"A thrilling takedown of an elite institution ... so readable and relatable that it will speak to the average US citizen."
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Synopsis:

It Never Happened: FBI Negligence and Duplicity Revealed from the Inside Out chronicles Barbara Van Driel’s eight-year career as a Special Agent in the FBI, exposing the dysfunctional culture of one of the country's most formidable bureaucracies. With honesty and self-deprecating humor, Van Driel not only paints a searing picture of what it was like to work sensitive cases surrounded by senior agents who had lost their enthusiasm to serve their country and its citizens, but she describes a maddening culture of apathy that rendered the workplace a hostile environment. Diligence and integrity were rewarded with discouragement, resentment, and sexual aggression. Van Driel recounts multiple incidents of shocking sexual predatory behavior that were met with indifference by the established order, exposing an entrenched ethos of conformity and silence in the face of injustice and abuse.

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From The author

After many years of contemplation, I wrote It Never Happened: FBI Negligence and Duplicity Revealed from the Inside Out in order to reveal how the Bureau functioned during the early years of the assimilation of women and minorities into the FBI. While in the agency, I was a target of significant sexual predatory behavior and was prevented from properly redressing these abuses. Additionally, I wanted to expose the indolence and negligence of senior agents who worked, at that time, in counterintelligence. My hope is that this honest and penetrating account will inspire others to always adhere to a personal ethic of truth, dignity, and integrity.


Q/A With Author Barbara Van Driel

Q: Briefly describe your memoir in your own words.

BVD: It Never Happened: FBI Negligence and Duplicity Revealed from the Inside Out is the story of a young and idealistic woman who embarks on a tremendous journey of discovery, good and bad. Told through short vignettes, my memoir attempts to capture the feel, the temper, of what it was like to be a female Special Agent in the 1980s.

My book focuses on two significant themes from my personal experiences: sexual harassment/sexual predatory behavior; and the negligence of other agents who were tasked to work sensitive cases, such as counterintelligence and federal background investigations. As my eight-year “career” unfolds, the reader is privy to the discouragement and disillusionment I encounter repeatedly.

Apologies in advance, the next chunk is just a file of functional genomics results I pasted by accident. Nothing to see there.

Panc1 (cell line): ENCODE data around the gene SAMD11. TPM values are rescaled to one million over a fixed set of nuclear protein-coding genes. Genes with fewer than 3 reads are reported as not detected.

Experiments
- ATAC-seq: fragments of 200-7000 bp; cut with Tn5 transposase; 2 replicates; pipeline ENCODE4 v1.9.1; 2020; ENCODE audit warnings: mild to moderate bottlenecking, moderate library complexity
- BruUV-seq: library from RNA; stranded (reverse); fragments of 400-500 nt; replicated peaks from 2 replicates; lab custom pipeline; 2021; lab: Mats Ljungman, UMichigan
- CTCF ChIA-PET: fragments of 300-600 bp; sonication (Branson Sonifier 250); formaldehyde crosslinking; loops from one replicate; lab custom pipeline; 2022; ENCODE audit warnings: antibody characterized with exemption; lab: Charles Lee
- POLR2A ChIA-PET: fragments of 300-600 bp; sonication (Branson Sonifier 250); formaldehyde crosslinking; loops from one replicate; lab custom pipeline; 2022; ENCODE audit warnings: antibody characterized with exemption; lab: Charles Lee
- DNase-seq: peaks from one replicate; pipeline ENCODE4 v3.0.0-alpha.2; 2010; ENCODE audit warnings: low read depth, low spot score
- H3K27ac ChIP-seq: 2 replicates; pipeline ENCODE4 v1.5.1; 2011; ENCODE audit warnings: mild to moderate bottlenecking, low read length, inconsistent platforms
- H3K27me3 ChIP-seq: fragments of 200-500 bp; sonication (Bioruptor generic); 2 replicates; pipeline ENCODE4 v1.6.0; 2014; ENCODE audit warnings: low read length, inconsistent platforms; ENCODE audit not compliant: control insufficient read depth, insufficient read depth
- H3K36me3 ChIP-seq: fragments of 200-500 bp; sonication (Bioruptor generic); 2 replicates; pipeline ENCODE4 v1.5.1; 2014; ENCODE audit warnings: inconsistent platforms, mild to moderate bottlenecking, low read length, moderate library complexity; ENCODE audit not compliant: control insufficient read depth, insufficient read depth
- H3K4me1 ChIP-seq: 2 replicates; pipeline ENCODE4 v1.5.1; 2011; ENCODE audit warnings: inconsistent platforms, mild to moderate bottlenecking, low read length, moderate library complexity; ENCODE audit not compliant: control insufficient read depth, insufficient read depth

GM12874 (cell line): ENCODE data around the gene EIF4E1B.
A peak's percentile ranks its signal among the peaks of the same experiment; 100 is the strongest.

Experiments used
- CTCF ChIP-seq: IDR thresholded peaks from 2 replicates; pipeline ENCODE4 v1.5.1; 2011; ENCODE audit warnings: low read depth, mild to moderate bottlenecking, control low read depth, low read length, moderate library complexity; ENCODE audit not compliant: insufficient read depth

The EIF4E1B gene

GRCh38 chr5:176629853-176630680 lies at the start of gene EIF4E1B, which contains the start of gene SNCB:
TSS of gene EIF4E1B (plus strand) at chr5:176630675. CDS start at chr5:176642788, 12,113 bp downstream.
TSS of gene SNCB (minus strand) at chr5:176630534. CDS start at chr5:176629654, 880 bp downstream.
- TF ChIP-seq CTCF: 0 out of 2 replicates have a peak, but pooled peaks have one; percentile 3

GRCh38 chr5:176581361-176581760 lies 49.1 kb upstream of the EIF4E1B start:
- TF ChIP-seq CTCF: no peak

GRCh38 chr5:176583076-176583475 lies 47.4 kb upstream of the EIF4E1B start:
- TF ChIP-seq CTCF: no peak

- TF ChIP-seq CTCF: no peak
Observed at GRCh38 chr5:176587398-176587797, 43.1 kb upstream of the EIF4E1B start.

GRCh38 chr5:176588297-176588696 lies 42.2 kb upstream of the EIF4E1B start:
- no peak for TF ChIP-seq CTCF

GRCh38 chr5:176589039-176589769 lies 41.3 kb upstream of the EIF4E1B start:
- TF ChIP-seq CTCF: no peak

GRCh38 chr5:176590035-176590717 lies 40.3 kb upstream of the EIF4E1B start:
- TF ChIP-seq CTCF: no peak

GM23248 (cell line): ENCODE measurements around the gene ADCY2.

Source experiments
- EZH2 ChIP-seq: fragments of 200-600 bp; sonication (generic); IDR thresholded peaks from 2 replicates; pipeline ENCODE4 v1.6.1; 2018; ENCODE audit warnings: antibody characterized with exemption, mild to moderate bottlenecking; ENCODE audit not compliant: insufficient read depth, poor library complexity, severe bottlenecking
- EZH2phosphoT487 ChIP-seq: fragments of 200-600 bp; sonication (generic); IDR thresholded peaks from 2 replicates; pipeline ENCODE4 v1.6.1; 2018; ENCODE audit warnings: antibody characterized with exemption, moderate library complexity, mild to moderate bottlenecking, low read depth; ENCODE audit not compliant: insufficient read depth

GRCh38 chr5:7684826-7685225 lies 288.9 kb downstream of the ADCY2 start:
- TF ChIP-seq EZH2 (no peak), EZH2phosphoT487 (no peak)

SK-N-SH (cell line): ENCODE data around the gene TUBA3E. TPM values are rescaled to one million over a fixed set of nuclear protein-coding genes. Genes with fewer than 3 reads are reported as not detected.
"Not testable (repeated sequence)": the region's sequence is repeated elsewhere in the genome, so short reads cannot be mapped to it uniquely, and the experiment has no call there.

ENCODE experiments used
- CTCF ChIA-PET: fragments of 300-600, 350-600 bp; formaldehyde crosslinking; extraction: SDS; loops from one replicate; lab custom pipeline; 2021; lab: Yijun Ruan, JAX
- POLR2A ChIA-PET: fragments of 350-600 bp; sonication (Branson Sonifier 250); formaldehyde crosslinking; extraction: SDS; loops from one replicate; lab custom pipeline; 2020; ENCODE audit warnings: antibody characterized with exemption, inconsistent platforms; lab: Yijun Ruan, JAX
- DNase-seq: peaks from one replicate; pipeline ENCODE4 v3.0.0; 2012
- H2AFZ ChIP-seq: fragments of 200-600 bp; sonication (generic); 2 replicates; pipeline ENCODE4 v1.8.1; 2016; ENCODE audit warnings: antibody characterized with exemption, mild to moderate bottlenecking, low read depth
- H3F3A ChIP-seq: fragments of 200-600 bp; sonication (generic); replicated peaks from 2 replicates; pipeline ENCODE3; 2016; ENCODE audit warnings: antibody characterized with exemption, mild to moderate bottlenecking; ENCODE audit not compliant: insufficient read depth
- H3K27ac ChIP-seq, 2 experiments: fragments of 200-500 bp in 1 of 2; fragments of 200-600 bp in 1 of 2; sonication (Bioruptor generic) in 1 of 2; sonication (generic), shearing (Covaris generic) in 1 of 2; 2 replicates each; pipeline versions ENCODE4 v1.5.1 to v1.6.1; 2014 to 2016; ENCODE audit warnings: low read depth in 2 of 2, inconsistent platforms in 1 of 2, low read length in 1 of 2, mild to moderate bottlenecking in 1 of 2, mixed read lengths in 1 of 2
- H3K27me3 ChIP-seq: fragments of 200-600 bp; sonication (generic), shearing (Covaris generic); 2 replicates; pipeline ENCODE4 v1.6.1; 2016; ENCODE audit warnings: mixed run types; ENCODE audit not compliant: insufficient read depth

With candor, and even humor, I reveal the dysfunction of an unchecked bureaucracy run amok. But be not discouraged — ultimately, this is a story of triumph, a story of a person who perseveres, refuses to compromise herself, and is, in the truest sense, successful.

Q: What caused you to decide to write your memoir at this time?

BVD: Actually, I decided to write my memoir a number of years ago after watching the film Breach (2007), which depicts the last several months of the FBI career of notorious spy Robert Hanssen. Because I worked on Hanssen’s squad following my Russian language education in the mid-80s, I was particularly motivated to bring to light certain aspects of his personality and behavior that were not captured in the film.

However, as I began to delve into my experiences on his squad, I soon realized that a more comprehensive survey of FBI culture would be helpful to explicate how Hanssen was able to hide his double life in plain view. This year, I finally decided to move forward with publishing my memoir because of the interesting convergence of #MeToo and questionable FBI counterintelligence activities — the two most prominent “themes” of my book.

Q: What was the hardest aspect of writing?

BVD: The hardest aspect of writing my memoir was trying to explain things I know very well to an audience whose impression of the Bureau would make these things seem almost counterintuitive. For example, my description of “banging the book,” the ridiculous practice of misrepresenting one’s actual time worked: who would expect highly trained and “ethical” federal agents to deliberately and daily cheat their fellow citizens? And more to the point, who would expect those same agents to ridicule and pressure a person who is not willing to cheat on her time? Fleshing out what that culture was like was very difficult.